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Patients with soft tissue sarcomas should be treated at centres that see most cases to get best outcomes

Soft tissue sarcomas -rare tumours of the connective tissue- should be treated at the few centres which see most cases, in order to give patients the best chance of good outcomes, concludes an analysis of sarcoma management in Florida, published in the Annals of Surgery last month.

“STS [soft tissue sarcomas] are rare. This paucity leaves most health care institutions with low case volumes and outdated or inadequate resources, which impede the ability to offer optimal treatment of these rare and often complicated tumours,” the authors explain.

Using an analysis of a large population-based state cancer registry in Florida, the Juan Gutierrez and colleagues tested the hypothesis that soft tissue sarcomas are better treated at institutions with higher volumes of cases. They used the Florida cancer data system, a prospective database of all cancer cases in the state of Florida since 1981, to identify all records of soft tissue sarcomas up to 2001. A total of 6259 cases were extracted and, after duplicates were removed, the researchers arrived at a total of 5564 unique cases. A final study sample of 4205 cases was created by excluding individuals who had non-surgical treatments.

Next, the researchers looked at the medical facilities where each person’s treatment was done. A total of 256 institutions in Florida performed at least one resection of a soft tissue sarcoma between 1981 and 2001; these were grouped into percentile ranges by surgical procedure volume. Of 4673 surgical procedures recorded (including repeat procedures, which were excluded from the main analysis), 7 institutions performed 1504 cases (32.2%) and were classified as high volume centres. The remaining two thirds of institutions did 3169 cases (67.8% of the total) and were classed as low volume. “Our analysis of 20 years’ surgical management of STS in Florida…[showed that] volumes in 213 facilities amounted to less than 1 case per year and less than 2 cases per year were managed at an additional 79 health care institutions,” reported the authors.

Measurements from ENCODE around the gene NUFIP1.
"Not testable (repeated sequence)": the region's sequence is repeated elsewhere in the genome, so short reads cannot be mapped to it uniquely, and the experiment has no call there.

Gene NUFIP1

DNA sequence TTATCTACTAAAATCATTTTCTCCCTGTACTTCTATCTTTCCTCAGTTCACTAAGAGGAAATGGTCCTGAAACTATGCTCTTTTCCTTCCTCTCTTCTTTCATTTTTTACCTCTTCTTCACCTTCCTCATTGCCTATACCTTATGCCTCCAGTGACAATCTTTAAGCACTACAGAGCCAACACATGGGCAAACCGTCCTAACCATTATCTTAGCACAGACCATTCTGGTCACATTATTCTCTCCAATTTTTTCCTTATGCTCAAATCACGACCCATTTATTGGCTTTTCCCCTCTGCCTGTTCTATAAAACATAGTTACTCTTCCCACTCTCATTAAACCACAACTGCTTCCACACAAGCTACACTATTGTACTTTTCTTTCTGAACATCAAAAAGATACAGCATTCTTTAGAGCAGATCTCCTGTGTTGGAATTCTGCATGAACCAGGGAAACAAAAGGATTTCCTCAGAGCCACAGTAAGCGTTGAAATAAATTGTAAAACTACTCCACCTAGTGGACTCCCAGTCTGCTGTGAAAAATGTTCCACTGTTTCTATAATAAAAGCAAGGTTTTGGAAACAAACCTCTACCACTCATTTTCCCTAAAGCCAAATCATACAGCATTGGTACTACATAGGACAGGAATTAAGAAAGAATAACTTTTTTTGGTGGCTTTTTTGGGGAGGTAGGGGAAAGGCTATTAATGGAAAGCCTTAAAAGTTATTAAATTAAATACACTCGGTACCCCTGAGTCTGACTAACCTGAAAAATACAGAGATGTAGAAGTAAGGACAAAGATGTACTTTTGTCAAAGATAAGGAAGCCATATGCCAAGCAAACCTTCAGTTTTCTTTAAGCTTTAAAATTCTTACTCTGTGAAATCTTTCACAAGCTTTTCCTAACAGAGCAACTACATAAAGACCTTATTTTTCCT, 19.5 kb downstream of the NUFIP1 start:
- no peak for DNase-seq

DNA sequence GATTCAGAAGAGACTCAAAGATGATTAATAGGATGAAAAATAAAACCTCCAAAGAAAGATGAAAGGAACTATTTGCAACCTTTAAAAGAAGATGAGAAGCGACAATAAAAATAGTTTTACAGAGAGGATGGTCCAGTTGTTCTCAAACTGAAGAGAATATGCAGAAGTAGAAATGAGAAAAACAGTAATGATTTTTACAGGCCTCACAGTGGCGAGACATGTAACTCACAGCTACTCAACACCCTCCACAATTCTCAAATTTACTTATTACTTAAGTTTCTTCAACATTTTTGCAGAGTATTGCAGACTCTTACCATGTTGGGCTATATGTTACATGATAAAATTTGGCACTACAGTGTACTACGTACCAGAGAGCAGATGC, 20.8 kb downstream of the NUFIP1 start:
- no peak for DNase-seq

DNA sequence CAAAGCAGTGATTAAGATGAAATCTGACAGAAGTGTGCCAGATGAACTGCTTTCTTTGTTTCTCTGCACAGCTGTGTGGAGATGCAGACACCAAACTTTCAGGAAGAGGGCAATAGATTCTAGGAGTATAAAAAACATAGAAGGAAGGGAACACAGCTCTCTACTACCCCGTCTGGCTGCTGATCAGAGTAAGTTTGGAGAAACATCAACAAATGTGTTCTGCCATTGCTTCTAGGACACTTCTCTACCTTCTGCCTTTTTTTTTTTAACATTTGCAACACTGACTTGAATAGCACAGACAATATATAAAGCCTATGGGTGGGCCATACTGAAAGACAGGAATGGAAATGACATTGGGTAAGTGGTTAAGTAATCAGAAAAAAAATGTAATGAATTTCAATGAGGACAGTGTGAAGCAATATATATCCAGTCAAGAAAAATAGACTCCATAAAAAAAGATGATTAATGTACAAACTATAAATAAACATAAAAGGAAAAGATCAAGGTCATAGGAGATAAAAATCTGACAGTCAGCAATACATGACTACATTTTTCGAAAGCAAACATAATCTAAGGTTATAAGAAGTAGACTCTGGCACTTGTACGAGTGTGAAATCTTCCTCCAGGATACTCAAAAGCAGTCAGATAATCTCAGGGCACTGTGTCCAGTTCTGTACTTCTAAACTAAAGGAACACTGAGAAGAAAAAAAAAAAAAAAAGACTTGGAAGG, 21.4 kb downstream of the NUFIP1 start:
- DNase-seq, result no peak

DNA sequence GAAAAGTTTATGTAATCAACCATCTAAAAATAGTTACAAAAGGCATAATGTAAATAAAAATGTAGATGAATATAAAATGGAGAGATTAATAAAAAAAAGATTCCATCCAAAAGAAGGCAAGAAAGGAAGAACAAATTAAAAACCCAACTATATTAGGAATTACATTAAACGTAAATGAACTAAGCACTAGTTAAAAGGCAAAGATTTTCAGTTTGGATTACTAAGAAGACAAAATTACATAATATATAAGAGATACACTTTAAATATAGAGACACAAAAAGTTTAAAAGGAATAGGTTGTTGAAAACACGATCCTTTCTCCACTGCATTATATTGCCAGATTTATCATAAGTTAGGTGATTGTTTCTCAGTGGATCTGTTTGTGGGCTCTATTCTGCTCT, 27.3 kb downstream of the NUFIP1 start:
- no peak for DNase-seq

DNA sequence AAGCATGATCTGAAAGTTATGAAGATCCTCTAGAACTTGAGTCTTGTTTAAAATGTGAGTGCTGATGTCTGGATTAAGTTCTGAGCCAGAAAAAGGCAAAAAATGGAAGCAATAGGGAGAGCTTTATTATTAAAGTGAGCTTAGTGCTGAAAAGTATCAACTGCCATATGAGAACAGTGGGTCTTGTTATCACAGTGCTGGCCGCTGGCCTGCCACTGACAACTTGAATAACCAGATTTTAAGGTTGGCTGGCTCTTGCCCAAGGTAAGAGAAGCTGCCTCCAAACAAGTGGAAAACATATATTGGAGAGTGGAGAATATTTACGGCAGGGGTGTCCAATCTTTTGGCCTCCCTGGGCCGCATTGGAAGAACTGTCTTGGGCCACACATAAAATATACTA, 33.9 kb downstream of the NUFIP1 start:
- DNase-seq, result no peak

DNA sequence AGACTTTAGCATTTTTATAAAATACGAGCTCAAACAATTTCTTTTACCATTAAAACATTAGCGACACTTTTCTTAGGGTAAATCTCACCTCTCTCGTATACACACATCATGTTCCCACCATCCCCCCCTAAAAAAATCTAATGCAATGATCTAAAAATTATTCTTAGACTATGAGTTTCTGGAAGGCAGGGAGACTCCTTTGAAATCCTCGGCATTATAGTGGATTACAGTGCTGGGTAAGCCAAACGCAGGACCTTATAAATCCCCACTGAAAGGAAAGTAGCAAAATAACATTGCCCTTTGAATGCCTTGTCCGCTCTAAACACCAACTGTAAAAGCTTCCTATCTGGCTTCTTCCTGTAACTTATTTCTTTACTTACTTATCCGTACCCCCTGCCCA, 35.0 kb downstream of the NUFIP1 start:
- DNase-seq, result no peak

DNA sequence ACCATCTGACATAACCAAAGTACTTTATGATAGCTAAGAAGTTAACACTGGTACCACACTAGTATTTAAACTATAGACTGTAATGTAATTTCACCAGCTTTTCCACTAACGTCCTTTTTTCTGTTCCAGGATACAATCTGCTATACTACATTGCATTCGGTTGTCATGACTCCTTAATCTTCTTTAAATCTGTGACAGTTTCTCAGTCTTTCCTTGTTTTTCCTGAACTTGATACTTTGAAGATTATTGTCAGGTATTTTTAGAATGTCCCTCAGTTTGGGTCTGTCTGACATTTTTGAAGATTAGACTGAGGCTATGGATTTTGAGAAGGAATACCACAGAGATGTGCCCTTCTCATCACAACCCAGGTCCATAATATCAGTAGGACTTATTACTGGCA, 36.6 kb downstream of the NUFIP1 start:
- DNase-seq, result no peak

Patients at high volume centres were generally younger, with a higher proportion of women, were more likely to have high-grade tumours and were more likely to receive radiation therapy and chemotherapy. When the authors looked at outcomes, they found that 30-day mortality rates were twice as high in low volume centres than in high volume institutions; there was a similar disparity with the 90-day mortality rate. Median 5-year and 10-year survival was significantly better for patients treated at high volume centres (40 months versus 37 months); however, survival of patients with extremity tumours was equal among the two groups of institutions. There was a slight selection bias in favour of the low volume centres because tumours managed at high volume places were higher grade and larger in size but despite this, higher volume centres achieved superior outcomes in patients with high grade lesions and those with tumours over 10 cm in size.

In an additional analysis, the researchers examined outcomes from treatment of extremity tumours alone to establish whether the volume of surgeries done at a centre affected the likelihood of patients keeping their limbs. A total of 1937 extremity tumours were analysed. At high volume centres, 90.6% of procedures for these tumours were limb sparing operations compared with 86.2% at low volume centres, suggesting that physicians at low-volume centres were more likely to resort to amputation to protect the patient’s survival chances.

“This analysis reveals a direct correlation between hospital surgical volume and both short-term and long-term treatment outcomes for STS. While the observations reported here require confirmation with additional independent data sets they argue persuasively for exclusive referral of patients with STS to high volume specialised centres for optimal treatment, survival, and functional outcomes,” conclude the authors.

Corinne Hall | alfa
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